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Why You Need to Support Measure R

LA County has the largest jail system in the world. If you live in Los Angeles, it’s easy for that to feel like an intractable fact, like traffic on the 405 or the homeless crisis, the jail system can feel like an inescapable part of the geography of the county. We all know that the LA county sheriffs are corrupt and dangerous, we know that the jails are overcrowded, we know they’re not providing proper mental healthcare, we know they’re disproportionately punishing people of color, and yet year after year, election cycle after election cycle, we allow the jails to become steadily worse, a horrific stain on all of our communities. As much as Los Angeles tends to pride itself on good progressive values, our jails remain a beam in our eye that has become impossible to ignore any longer. With Measure R, we have an opportunity to demand something better, to collectively and explicitly say to our elected leaders that we as Angelenos want something better than this.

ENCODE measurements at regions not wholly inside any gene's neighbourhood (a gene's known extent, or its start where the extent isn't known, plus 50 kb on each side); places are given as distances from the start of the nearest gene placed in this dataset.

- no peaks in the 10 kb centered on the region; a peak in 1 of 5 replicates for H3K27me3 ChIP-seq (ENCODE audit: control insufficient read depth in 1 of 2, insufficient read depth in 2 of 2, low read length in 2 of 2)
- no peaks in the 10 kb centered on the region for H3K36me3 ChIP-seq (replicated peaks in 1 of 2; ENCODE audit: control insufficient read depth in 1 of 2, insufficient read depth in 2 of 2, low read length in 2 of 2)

Measure R is the result of nearly a decade of relentless community organizing, led predominantly by system impacted women of color. For far too long, mothers whose sons were killed inside LA county jails have had to fight tooth and nail to get the county to admit to wrongful deaths at the hands of the sheriffs. In 2012, Patrisse Cullors (co-founder of Black Lives Matter) founded the Coalition to End Sheriff Violence, which eventually lead to the creation of the Sheriff Civilian Oversight Commission in 2016. When the Board of Supervisors failed to include subpoena power for the Civilian Oversight Commission, the Reform LA Jails coalition was formed to give the Commission the teeth it needed to operate effectively. In In 2018, the campaign collected and submitted nearly a quarter million signatures to put the issue on the ballot. Then, working with JusticeLA and other community groups in 2019 Reform LA Jails/Measure R was able to end the plan to build a new women’s jail hours outside of LA, and put a halt to the construction of a “mental health jail” by threatening the County with a law suit and gathering petition signatures to demonstrate to the LA County Board of Supervisors that Angelenos do not want jail expansion. The effort to hold law enforcement accountable to all Angelenos has been a long fought battle, and it won’t be over simply by passing this ballot measure, but it will undeniably be a crucial step forward.